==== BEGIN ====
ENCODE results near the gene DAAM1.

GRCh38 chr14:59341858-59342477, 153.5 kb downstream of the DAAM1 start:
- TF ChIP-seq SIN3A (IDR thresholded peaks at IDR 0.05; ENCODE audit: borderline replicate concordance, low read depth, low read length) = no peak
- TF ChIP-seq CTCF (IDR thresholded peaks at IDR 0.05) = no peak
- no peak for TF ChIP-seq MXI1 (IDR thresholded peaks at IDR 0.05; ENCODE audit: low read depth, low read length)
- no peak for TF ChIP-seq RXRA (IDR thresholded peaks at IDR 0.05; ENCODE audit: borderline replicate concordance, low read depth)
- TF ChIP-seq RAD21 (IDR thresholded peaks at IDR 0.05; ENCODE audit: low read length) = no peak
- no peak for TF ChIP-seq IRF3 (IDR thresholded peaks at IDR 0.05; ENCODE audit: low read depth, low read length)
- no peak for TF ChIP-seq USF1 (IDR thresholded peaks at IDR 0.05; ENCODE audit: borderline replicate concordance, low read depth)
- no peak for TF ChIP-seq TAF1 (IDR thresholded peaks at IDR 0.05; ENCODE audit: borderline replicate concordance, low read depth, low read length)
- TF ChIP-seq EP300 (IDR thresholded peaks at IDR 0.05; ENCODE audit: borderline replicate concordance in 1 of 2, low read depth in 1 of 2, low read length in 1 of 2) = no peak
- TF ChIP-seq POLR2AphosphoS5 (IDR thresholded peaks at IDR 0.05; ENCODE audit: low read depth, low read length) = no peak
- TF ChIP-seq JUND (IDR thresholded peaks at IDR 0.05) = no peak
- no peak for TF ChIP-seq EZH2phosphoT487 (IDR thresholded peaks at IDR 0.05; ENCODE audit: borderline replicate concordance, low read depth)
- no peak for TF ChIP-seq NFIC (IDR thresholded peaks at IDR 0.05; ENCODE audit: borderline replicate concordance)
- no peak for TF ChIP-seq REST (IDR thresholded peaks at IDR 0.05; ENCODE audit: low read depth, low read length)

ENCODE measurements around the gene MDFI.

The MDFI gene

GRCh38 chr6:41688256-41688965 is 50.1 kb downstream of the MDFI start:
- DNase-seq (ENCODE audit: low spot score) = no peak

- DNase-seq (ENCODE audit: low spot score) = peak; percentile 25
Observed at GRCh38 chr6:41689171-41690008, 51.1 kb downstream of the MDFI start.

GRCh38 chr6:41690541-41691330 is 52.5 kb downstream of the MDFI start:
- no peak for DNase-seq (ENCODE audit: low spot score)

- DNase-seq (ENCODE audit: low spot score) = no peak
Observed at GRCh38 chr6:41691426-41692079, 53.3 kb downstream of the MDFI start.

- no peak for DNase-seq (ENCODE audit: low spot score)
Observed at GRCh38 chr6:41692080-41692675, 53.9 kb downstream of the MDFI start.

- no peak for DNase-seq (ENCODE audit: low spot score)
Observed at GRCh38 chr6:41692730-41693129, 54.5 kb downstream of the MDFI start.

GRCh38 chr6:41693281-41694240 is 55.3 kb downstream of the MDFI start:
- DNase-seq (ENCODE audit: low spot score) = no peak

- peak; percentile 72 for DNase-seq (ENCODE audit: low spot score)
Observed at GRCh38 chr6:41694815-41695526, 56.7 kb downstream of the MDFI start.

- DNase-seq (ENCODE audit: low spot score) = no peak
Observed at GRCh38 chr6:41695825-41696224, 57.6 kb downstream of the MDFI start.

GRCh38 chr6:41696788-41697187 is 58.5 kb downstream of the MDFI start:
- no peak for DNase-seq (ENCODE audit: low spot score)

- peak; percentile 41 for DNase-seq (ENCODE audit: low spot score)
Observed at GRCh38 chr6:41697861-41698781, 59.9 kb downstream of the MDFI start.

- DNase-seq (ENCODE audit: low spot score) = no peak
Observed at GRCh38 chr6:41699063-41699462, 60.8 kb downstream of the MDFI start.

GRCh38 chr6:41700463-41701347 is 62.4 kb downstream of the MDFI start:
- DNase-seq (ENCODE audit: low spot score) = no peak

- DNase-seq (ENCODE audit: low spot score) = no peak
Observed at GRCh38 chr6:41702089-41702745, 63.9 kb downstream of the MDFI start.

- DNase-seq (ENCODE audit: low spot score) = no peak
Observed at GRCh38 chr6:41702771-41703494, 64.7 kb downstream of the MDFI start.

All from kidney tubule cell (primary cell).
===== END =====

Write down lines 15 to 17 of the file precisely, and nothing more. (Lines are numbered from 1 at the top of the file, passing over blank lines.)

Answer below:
- no peak for TF ChIP-seq NFIC (IDR thresholded peaks at IDR 0.05; ENCODE audit: borderline replicate concordance)
- no peak for TF ChIP-seq REST (IDR thresholded peaks at IDR 0.05; ENCODE audit: low read depth, low read length)

ENCODE measurements around the gene MDFI.